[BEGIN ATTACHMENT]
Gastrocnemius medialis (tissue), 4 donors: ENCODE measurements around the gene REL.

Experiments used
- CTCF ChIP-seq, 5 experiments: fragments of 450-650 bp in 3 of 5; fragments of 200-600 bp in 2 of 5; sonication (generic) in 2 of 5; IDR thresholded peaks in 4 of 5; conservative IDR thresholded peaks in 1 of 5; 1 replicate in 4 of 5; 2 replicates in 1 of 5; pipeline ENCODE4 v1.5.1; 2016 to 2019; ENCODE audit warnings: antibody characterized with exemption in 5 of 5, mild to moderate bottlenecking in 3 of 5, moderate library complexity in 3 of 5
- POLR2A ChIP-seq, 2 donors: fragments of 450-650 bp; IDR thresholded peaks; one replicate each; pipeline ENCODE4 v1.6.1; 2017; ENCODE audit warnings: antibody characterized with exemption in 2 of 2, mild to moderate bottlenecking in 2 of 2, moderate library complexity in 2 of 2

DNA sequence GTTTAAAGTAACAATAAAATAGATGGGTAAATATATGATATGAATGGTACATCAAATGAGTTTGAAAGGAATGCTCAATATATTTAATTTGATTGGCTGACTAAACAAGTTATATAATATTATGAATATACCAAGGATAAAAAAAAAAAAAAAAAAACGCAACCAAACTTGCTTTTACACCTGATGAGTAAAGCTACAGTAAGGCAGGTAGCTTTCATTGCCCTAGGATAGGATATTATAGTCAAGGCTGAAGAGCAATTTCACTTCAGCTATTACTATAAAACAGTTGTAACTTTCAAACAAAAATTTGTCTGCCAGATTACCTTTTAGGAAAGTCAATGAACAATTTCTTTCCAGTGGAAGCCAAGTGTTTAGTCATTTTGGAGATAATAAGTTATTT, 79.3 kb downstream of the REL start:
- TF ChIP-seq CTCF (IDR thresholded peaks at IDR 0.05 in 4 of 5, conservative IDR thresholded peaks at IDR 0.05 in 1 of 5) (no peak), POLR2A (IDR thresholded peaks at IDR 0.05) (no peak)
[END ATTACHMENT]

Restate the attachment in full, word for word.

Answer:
Gastrocnemius medialis (tissue), 4 donors: ENCODE measurements around the gene REL.

Experiments used
- CTCF ChIP-seq, 5 experiments: fragments of 450-650 bp in 3 of 5; fragments of 200-600 bp in 2 of 5; sonication (generic) in 2 of 5; IDR thresholded peaks in 4 of 5; conservative IDR thresholded peaks in 1 of 5; 1 replicate in 4 of 5; 2 replicates in 1 of 5; pipeline ENCODE4 v1.5.1; 2016 to 2019; ENCODE audit warnings: antibody characterized with exemption in 5 of 5, mild to moderate bottlenecking in 3 of 5, moderate library complexity in 3 of 5
- POLR2A ChIP-seq, 2 donors: fragments of 450-650 bp; IDR thresholded peaks; one replicate each; pipeline ENCODE4 v1.6.1; 2017; ENCODE audit warnings: antibody characterized with exemption in 2 of 2, mild to moderate bottlenecking in 2 of 2, moderate library complexity in 2 of 2

DNA sequence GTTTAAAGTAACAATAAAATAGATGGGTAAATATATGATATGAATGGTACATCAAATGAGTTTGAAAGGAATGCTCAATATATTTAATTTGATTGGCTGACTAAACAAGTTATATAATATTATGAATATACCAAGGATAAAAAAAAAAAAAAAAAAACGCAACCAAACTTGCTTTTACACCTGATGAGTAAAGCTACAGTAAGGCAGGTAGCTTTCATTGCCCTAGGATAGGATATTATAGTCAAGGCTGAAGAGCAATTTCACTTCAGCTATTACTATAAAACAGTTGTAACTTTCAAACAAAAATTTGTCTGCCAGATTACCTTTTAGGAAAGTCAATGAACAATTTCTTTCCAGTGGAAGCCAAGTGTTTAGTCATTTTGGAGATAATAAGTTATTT, 79.3 kb downstream of the REL start:
- TF ChIP-seq CTCF (IDR thresholded peaks at IDR 0.05 in 4 of 5, conservative IDR thresholded peaks at IDR 0.05 in 1 of 5) (no peak), POLR2A (IDR thresholded peaks at IDR 0.05) (no peak)